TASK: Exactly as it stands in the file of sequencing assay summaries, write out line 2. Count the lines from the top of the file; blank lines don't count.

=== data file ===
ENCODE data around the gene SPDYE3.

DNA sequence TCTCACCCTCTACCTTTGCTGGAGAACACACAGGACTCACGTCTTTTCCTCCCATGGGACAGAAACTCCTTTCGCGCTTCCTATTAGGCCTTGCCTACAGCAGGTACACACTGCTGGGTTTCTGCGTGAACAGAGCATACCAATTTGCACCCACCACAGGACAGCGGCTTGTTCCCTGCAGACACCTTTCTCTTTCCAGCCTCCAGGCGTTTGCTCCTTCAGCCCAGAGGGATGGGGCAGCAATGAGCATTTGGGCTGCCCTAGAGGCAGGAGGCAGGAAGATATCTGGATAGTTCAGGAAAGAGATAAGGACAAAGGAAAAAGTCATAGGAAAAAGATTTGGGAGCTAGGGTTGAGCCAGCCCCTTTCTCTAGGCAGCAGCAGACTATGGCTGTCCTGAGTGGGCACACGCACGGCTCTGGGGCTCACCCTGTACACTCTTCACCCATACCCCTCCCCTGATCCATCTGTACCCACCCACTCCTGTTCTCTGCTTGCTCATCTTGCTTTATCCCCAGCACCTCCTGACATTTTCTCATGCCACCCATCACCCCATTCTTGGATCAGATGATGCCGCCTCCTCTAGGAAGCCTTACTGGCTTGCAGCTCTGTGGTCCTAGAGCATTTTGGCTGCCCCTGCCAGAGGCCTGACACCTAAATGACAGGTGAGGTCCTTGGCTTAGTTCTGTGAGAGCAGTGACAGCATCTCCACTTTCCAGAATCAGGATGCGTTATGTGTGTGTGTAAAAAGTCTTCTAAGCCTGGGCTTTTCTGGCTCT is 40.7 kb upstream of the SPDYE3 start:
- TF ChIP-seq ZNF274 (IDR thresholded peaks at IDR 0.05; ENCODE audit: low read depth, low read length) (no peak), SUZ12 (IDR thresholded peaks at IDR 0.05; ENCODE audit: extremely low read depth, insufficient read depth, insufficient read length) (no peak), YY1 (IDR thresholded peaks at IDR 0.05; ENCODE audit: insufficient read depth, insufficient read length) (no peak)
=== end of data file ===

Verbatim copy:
DNA sequence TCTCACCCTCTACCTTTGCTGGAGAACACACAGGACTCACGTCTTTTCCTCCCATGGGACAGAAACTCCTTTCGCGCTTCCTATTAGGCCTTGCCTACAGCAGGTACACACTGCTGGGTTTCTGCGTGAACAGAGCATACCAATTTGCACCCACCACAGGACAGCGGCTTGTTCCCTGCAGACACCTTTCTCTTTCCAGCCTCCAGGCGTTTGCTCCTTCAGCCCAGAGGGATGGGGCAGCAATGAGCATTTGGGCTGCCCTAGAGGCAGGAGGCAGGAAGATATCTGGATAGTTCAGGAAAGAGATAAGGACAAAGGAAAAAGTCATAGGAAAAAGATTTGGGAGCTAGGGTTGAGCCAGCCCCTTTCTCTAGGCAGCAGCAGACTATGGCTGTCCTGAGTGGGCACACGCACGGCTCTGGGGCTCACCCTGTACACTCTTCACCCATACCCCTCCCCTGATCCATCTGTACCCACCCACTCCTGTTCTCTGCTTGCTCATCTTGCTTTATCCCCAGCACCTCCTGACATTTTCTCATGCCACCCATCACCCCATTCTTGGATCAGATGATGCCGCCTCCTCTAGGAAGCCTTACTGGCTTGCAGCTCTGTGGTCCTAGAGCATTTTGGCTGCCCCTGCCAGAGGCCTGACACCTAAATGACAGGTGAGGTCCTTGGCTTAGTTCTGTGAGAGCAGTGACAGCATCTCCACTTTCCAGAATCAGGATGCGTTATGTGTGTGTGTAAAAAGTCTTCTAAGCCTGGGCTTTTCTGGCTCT is 40.7 kb upstream of the SPDYE3 start: